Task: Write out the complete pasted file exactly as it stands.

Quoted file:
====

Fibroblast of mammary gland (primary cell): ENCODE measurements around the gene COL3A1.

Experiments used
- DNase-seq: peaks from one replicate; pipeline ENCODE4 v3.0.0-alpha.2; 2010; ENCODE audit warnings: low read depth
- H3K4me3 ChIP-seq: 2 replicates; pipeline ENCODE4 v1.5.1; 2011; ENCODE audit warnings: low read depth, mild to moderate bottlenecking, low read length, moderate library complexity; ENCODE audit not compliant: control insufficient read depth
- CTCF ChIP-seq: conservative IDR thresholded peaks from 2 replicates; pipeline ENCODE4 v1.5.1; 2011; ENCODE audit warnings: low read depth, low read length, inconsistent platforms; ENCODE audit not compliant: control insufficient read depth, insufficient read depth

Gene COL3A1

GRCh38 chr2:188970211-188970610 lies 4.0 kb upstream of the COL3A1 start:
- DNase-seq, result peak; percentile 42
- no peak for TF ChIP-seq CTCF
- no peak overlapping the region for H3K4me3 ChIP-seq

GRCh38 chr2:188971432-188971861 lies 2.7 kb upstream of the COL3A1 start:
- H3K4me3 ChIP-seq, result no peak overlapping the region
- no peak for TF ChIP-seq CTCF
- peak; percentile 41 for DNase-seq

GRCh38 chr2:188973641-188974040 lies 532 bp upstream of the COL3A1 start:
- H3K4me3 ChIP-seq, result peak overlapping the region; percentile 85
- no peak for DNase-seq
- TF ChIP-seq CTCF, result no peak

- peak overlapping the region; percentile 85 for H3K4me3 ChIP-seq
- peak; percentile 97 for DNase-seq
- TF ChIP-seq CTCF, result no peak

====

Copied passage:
Fibroblast of mammary gland (primary cell): ENCODE measurements around the gene COL3A1.

Experiments used
- DNase-seq: peaks from one replicate; pipeline ENCODE4 v3.0.0-alpha.2; 2010; ENCODE audit warnings: low read depth
- H3K4me3 ChIP-seq: 2 replicates; pipeline ENCODE4 v1.5.1; 2011; ENCODE audit warnings: low read depth, mild to moderate bottlenecking, low read length, moderate library complexity; ENCODE audit not compliant: control insufficient read depth
- CTCF ChIP-seq: conservative IDR thresholded peaks from 2 replicates; pipeline ENCODE4 v1.5.1; 2011; ENCODE audit warnings: low read depth, low read length, inconsistent platforms; ENCODE audit not compliant: control insufficient read depth, insufficient read depth

Gene COL3A1

GRCh38 chr2:188970211-188970610 lies 4.0 kb upstream of the COL3A1 start:
- DNase-seq, result peak; percentile 42
- no peak for TF ChIP-seq CTCF
- no peak overlapping the region for H3K4me3 ChIP-seq

GRCh38 chr2:188971432-188971861 lies 2.7 kb upstream of the COL3A1 start:
- H3K4me3 ChIP-seq, result no peak overlapping the region
- no peak for TF ChIP-seq CTCF
- peak; percentile 41 for DNase-seq

GRCh38 chr2:188973641-188974040 lies 532 bp upstream of the COL3A1 start:
- H3K4me3 ChIP-seq, result peak overlapping the region; percentile 85
- no peak for DNase-seq
- TF ChIP-seq CTCF, result no peak

- peak overlapping the region; percentile 85 for H3K4me3 ChIP-seq
- peak; percentile 97 for DNase-seq
- TF ChIP-seq CTCF, result no peak